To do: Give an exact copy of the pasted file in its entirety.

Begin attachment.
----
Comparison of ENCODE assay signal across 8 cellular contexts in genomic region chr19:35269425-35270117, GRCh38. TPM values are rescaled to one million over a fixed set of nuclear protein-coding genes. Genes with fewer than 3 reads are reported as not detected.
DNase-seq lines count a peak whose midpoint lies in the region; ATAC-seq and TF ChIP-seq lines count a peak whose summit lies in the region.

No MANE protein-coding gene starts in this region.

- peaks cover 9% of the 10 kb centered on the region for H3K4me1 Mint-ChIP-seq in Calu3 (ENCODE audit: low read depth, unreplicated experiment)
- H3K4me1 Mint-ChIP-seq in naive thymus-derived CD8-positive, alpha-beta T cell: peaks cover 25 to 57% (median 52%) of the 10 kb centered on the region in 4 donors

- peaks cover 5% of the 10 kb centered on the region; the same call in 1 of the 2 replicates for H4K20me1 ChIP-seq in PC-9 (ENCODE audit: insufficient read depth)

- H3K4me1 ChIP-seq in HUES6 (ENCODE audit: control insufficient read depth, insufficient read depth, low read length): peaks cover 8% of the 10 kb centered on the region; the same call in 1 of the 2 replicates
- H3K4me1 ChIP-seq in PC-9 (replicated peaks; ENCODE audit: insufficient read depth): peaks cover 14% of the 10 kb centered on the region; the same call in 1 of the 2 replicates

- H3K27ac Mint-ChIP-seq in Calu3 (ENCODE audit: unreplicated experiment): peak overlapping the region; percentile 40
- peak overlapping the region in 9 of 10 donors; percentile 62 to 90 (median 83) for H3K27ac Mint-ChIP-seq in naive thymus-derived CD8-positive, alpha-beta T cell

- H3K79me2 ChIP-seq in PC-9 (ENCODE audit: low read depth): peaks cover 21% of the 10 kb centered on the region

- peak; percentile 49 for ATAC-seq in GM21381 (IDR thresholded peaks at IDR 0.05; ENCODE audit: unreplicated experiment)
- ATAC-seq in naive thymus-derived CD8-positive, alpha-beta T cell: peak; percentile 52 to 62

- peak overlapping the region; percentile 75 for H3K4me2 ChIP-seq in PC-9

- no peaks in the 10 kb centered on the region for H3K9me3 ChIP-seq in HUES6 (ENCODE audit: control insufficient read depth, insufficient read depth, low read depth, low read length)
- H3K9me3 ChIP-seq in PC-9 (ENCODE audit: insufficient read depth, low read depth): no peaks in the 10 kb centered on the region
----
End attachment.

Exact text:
Comparison of ENCODE assay signal across 8 cellular contexts in genomic region chr19:35269425-35270117, GRCh38. TPM values are rescaled to one million over a fixed set of nuclear protein-coding genes. Genes with fewer than 3 reads are reported as not detected.
DNase-seq lines count a peak whose midpoint lies in the region; ATAC-seq and TF ChIP-seq lines count a peak whose summit lies in the region.

No MANE protein-coding gene starts in this region.

- peaks cover 9% of the 10 kb centered on the region for H3K4me1 Mint-ChIP-seq in Calu3 (ENCODE audit: low read depth, unreplicated experiment)
- H3K4me1 Mint-ChIP-seq in naive thymus-derived CD8-positive, alpha-beta T cell: peaks cover 25 to 57% (median 52%) of the 10 kb centered on the region in 4 donors

- peaks cover 5% of the 10 kb centered on the region; the same call in 1 of the 2 replicates for H4K20me1 ChIP-seq in PC-9 (ENCODE audit: insufficient read depth)

- H3K4me1 ChIP-seq in HUES6 (ENCODE audit: control insufficient read depth, insufficient read depth, low read length): peaks cover 8% of the 10 kb centered on the region; the same call in 1 of the 2 replicates
- H3K4me1 ChIP-seq in PC-9 (replicated peaks; ENCODE audit: insufficient read depth): peaks cover 14% of the 10 kb centered on the region; the same call in 1 of the 2 replicates

- H3K27ac Mint-ChIP-seq in Calu3 (ENCODE audit: unreplicated experiment): peak overlapping the region; percentile 40
- peak overlapping the region in 9 of 10 donors; percentile 62 to 90 (median 83) for H3K27ac Mint-ChIP-seq in naive thymus-derived CD8-positive, alpha-beta T cell

- H3K79me2 ChIP-seq in PC-9 (ENCODE audit: low read depth): peaks cover 21% of the 10 kb centered on the region

- peak; percentile 49 for ATAC-seq in GM21381 (IDR thresholded peaks at IDR 0.05; ENCODE audit: unreplicated experiment)
- ATAC-seq in naive thymus-derived CD8-positive, alpha-beta T cell: peak; percentile 52 to 62

- peak overlapping the region; percentile 75 for H3K4me2 ChIP-seq in PC-9

- no peaks in the 10 kb centered on the region for H3K9me3 ChIP-seq in HUES6 (ENCODE audit: control insufficient read depth, insufficient read depth, low read depth, low read length)
- H3K9me3 ChIP-seq in PC-9 (ENCODE audit: insufficient read depth, low read depth): no peaks in the 10 kb centered on the region